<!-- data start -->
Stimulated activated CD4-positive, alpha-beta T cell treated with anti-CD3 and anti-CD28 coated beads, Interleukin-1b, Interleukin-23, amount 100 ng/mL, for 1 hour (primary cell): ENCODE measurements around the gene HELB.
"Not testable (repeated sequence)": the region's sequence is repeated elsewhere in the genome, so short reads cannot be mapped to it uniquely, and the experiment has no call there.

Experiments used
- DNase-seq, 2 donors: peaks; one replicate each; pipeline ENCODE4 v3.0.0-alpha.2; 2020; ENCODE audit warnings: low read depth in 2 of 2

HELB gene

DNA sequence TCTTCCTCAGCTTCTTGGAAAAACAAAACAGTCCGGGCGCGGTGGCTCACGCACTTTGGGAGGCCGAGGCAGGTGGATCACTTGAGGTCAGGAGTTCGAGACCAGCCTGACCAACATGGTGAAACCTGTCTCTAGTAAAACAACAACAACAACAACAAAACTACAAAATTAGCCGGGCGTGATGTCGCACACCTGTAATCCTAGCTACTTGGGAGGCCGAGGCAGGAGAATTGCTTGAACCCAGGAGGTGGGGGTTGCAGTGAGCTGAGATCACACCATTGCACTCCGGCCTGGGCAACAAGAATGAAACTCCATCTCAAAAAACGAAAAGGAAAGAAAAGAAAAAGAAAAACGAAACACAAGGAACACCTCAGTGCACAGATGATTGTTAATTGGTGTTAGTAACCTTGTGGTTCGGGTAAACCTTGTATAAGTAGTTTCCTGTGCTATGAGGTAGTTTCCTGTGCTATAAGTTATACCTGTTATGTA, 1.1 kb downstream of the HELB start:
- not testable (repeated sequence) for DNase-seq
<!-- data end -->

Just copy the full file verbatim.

Stimulated activated CD4-positive, alpha-beta T cell treated with anti-CD3 and anti-CD28 coated beads, Interleukin-1b, Interleukin-23, amount 100 ng/mL, for 1 hour (primary cell): ENCODE measurements around the gene HELB.
"Not testable (repeated sequence)": the region's sequence is repeated elsewhere in the genome, so short reads cannot be mapped to it uniquely, and the experiment has no call there.

Experiments used
- DNase-seq, 2 donors: peaks; one replicate each; pipeline ENCODE4 v3.0.0-alpha.2; 2020; ENCODE audit warnings: low read depth in 2 of 2

HELB gene

DNA sequence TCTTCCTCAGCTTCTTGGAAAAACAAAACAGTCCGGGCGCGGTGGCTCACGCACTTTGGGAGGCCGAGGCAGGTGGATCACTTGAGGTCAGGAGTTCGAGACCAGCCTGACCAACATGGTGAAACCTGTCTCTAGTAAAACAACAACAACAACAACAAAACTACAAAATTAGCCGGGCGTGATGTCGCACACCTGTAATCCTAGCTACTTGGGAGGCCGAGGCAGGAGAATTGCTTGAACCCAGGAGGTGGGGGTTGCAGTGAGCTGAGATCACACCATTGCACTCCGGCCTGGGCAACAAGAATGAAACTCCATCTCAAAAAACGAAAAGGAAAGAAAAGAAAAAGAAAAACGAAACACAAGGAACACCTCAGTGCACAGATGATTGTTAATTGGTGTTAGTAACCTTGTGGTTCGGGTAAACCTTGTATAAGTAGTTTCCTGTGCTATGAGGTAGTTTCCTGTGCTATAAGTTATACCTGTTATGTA, 1.1 kb downstream of the HELB start:
- not testable (repeated sequence) for DNase-seq